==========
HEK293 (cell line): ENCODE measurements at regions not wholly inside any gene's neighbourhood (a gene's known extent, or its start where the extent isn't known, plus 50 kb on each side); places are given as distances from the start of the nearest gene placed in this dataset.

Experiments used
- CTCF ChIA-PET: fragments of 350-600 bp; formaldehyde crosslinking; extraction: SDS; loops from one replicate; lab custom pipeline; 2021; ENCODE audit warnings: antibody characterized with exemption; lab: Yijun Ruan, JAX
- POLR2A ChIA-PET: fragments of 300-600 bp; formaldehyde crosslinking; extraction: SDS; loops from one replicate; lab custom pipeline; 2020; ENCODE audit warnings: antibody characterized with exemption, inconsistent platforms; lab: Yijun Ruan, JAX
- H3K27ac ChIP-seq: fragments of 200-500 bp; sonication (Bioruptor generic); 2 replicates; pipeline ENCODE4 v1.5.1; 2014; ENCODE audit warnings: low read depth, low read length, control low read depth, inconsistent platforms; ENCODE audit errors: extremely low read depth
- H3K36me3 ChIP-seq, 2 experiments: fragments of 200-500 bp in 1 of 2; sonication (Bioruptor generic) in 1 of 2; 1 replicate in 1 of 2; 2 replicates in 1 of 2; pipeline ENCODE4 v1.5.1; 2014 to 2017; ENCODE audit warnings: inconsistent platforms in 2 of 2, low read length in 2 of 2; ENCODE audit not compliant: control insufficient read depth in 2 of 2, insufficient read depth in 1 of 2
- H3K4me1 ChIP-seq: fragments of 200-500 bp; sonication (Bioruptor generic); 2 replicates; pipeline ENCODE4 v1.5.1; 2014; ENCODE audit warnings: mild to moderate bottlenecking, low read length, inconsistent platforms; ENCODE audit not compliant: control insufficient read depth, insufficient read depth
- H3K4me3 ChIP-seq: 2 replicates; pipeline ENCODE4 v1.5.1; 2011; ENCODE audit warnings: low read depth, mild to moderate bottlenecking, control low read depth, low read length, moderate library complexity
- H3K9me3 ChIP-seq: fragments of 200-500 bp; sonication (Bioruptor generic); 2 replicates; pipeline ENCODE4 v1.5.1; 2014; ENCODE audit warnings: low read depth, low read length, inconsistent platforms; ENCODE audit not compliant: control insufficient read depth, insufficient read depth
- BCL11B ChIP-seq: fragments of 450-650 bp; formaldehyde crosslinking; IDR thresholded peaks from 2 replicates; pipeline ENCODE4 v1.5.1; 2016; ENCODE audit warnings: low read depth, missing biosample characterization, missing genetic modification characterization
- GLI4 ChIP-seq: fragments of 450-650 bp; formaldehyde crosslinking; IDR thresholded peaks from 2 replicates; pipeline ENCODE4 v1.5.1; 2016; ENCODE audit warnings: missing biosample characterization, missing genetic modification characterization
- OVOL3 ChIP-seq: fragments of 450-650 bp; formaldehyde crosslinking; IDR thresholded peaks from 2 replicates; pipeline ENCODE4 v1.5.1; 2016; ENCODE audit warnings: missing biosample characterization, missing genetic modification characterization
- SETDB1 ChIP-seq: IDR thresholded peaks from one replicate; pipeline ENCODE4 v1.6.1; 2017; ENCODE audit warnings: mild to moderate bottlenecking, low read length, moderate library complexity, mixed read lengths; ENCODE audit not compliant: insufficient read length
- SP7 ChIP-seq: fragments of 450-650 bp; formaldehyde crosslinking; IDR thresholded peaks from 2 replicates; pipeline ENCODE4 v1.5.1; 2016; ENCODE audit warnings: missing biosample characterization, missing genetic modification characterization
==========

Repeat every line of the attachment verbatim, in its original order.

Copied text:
HEK293 (cell line): ENCODE measurements at regions not wholly inside any gene's neighbourhood (a gene's known extent, or its start where the extent isn't known, plus 50 kb on each side); places are given as distances from the start of the nearest gene placed in this dataset.

Experiments used
- CTCF ChIA-PET: fragments of 350-600 bp; formaldehyde crosslinking; extraction: SDS; loops from one replicate; lab custom pipeline; 2021; ENCODE audit warnings: antibody characterized with exemption; lab: Yijun Ruan, JAX
- POLR2A ChIA-PET: fragments of 300-600 bp; formaldehyde crosslinking; extraction: SDS; loops from one replicate; lab custom pipeline; 2020; ENCODE audit warnings: antibody characterized with exemption, inconsistent platforms; lab: Yijun Ruan, JAX
- H3K27ac ChIP-seq: fragments of 200-500 bp; sonication (Bioruptor generic); 2 replicates; pipeline ENCODE4 v1.5.1; 2014; ENCODE audit warnings: low read depth, low read length, control low read depth, inconsistent platforms; ENCODE audit errors: extremely low read depth
- H3K36me3 ChIP-seq, 2 experiments: fragments of 200-500 bp in 1 of 2; sonication (Bioruptor generic) in 1 of 2; 1 replicate in 1 of 2; 2 replicates in 1 of 2; pipeline ENCODE4 v1.5.1; 2014 to 2017; ENCODE audit warnings: inconsistent platforms in 2 of 2, low read length in 2 of 2; ENCODE audit not compliant: control insufficient read depth in 2 of 2, insufficient read depth in 1 of 2
- H3K4me1 ChIP-seq: fragments of 200-500 bp; sonication (Bioruptor generic); 2 replicates; pipeline ENCODE4 v1.5.1; 2014; ENCODE audit warnings: mild to moderate bottlenecking, low read length, inconsistent platforms; ENCODE audit not compliant: control insufficient read depth, insufficient read depth
- H3K4me3 ChIP-seq: 2 replicates; pipeline ENCODE4 v1.5.1; 2011; ENCODE audit warnings: low read depth, mild to moderate bottlenecking, control low read depth, low read length, moderate library complexity
- H3K9me3 ChIP-seq: fragments of 200-500 bp; sonication (Bioruptor generic); 2 replicates; pipeline ENCODE4 v1.5.1; 2014; ENCODE audit warnings: low read depth, low read length, inconsistent platforms; ENCODE audit not compliant: control insufficient read depth, insufficient read depth
- BCL11B ChIP-seq: fragments of 450-650 bp; formaldehyde crosslinking; IDR thresholded peaks from 2 replicates; pipeline ENCODE4 v1.5.1; 2016; ENCODE audit warnings: low read depth, missing biosample characterization, missing genetic modification characterization
- GLI4 ChIP-seq: fragments of 450-650 bp; formaldehyde crosslinking; IDR thresholded peaks from 2 replicates; pipeline ENCODE4 v1.5.1; 2016; ENCODE audit warnings: missing biosample characterization, missing genetic modification characterization
- OVOL3 ChIP-seq: fragments of 450-650 bp; formaldehyde crosslinking; IDR thresholded peaks from 2 replicates; pipeline ENCODE4 v1.5.1; 2016; ENCODE audit warnings: missing biosample characterization, missing genetic modification characterization
- SETDB1 ChIP-seq: IDR thresholded peaks from one replicate; pipeline ENCODE4 v1.6.1; 2017; ENCODE audit warnings: mild to moderate bottlenecking, low read length, moderate library complexity, mixed read lengths; ENCODE audit not compliant: insufficient read length
- SP7 ChIP-seq: fragments of 450-650 bp; formaldehyde crosslinking; IDR thresholded peaks from 2 replicates; pipeline ENCODE4 v1.5.1; 2016; ENCODE audit warnings: missing biosample characterization, missing genetic modification characterization